While Governor Pat Quinn says the move will improve life for people with disabilities, State representatives John Cavaletto and Charlie Meier who have led the fight to keep the center open both spoke on the Illinois House Floor Friday about the closure.
Meier, Cavaletto and fellow house republicans Mike Bost, and Dwight Kay, as well as House democrats Jerry Costello II, Al Riley, Brandon Phelps, Ken Dunkin and Daniel Beieser, interrupted proceedings on the House floor Friday, at which time Meier asked members of the House to pray for residents of Murray and their loved ones, calling it a sad day in Illinois.
Meier said Quinn is ignoring the needs of the developmentally disabled residents of the Murray Center, saying many of the residents have been told they are too developmentally disabled to live in community living arrangements and many have been bounced from CILA to CILA without success.
He told the House that the Governor says he wants to change the status quo, but he says police reports will show the closure places the residents of the Murray Center at risk.
“It is not a question of if, but when, residents will die because of the move and when that happens the responsibility will fall upon the Governor and his staff,” commented Meier.
Costello and Beiser assured House members the support of keeping the Murray Center open is bipartisan and they noted the tragedy of the facility closure that will hurt the most vulnerable of Illinois citizens. Kay called the decision for closure “unconscionable.”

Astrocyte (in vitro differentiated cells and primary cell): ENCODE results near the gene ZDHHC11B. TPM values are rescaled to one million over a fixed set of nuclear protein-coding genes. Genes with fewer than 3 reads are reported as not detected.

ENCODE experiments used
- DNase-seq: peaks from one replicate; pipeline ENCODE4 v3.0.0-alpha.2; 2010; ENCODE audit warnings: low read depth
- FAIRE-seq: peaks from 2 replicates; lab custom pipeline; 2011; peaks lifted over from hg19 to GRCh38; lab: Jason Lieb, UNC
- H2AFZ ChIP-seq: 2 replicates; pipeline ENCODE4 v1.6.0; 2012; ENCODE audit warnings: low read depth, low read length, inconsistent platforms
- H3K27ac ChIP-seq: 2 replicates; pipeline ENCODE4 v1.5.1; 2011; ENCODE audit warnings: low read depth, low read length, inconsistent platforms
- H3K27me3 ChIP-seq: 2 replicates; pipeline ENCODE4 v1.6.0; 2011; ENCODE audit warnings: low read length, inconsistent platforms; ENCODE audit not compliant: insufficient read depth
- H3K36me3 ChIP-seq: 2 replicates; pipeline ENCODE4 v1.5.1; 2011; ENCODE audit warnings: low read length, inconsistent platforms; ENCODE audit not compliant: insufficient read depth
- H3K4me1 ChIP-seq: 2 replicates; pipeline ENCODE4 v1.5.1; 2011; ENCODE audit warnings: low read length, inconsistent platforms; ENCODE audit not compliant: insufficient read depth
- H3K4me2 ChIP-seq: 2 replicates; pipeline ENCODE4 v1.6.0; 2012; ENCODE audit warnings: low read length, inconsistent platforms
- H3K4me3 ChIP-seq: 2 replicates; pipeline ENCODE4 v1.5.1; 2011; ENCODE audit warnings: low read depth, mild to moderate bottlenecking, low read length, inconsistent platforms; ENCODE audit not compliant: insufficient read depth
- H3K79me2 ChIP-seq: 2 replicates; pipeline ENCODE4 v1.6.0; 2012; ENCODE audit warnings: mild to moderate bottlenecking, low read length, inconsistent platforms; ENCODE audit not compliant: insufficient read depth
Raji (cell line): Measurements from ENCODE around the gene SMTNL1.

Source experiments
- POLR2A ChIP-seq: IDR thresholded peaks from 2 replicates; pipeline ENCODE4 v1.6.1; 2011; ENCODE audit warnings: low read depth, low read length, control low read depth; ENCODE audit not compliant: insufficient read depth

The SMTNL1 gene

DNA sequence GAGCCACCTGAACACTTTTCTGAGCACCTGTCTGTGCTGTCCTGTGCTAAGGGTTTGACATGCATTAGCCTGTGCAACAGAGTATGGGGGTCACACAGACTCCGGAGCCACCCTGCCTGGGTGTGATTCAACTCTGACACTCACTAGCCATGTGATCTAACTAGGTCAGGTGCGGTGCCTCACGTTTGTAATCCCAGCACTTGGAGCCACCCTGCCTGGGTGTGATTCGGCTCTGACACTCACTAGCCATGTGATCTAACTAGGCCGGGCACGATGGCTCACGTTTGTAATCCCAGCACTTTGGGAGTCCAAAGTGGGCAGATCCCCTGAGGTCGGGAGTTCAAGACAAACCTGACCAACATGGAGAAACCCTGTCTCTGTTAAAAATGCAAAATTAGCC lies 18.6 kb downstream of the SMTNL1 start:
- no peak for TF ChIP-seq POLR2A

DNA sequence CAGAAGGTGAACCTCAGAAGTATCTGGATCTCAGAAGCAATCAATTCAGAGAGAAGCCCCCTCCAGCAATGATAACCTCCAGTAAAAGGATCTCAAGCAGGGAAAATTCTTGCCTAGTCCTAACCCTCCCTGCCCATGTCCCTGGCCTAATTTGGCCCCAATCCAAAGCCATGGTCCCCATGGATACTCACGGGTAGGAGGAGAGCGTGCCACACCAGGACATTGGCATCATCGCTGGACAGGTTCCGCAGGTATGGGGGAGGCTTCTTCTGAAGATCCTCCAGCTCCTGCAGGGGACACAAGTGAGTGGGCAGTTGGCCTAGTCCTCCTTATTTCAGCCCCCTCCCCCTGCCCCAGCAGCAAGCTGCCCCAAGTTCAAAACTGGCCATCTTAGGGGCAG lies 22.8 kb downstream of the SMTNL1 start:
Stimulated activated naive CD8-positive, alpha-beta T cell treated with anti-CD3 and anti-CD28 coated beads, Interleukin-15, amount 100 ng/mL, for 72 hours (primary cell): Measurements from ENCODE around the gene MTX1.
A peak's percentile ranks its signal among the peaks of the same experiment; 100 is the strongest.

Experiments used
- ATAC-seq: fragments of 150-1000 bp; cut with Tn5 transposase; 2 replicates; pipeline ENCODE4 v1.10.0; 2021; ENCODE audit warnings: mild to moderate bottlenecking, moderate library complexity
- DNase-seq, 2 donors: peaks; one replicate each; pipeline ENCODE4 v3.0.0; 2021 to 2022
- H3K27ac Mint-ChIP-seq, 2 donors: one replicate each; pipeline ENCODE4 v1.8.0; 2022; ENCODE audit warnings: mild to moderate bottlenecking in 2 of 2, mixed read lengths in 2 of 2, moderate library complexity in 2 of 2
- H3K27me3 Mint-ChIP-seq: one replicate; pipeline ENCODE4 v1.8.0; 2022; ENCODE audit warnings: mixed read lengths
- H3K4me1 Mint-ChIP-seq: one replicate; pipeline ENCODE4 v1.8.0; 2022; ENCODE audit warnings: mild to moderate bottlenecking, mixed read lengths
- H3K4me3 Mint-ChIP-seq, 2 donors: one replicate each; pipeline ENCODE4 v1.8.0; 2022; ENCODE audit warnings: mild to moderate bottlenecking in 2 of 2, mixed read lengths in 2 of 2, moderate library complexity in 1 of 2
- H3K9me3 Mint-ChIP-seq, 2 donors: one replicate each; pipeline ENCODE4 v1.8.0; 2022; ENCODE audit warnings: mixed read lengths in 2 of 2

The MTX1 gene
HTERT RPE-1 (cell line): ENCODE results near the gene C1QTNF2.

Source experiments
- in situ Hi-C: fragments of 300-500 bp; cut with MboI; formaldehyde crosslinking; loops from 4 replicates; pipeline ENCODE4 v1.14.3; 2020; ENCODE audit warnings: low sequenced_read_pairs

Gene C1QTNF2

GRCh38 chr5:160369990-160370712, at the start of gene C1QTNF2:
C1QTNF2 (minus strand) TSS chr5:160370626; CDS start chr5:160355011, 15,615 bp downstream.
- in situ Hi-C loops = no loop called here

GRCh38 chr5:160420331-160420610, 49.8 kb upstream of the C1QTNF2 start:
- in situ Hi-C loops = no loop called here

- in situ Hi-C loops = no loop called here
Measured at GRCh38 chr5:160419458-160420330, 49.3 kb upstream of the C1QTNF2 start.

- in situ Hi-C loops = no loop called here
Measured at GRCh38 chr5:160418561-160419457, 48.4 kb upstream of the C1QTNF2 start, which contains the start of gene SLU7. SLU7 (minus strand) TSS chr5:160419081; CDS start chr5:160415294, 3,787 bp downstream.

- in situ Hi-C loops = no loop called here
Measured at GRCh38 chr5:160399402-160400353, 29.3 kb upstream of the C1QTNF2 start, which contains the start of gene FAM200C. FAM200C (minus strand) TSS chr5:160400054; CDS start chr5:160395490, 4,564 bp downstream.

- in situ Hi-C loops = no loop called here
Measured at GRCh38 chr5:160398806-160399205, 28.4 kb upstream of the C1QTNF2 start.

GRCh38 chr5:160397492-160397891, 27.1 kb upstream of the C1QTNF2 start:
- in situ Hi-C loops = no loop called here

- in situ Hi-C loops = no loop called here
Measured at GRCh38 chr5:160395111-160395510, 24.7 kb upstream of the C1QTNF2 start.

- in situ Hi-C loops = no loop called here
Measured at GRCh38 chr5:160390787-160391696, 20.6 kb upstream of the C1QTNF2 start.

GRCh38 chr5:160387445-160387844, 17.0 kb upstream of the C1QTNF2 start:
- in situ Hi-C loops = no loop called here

The first individual transitioning out of the Murray Center will move to a Community Integrated Living Arrangement (CILA) located in East Central Illinois.
The Director of Developmental Disabilities for the state says they do not place individuals in settings until they are properly equipped to handle their specialized needs and have gone through required training.
Kevin Casey says they are working closely with families and guardians using a person-centered planning process to ensure safe transitions for residents of Murray Center.
State officials say numerous studies show that individuals living in the community have a better quality of live than those living in large institutions. They also note the cost savings. While an average cost for Murray Center is $239,000 per year, the state reports the estimated cost of a resident living in the community is $120,000.
The Murray Center Parents Association and others against the closure of the developmental disability centers have filed a federal lawsuit against the state to stop the closure.
A legal motion is currently pending in the federal case, and asks for a preliminary injunction to stop the closure until a decision is made regarding the closure.
Murray Center has 259 residents and 528 staff.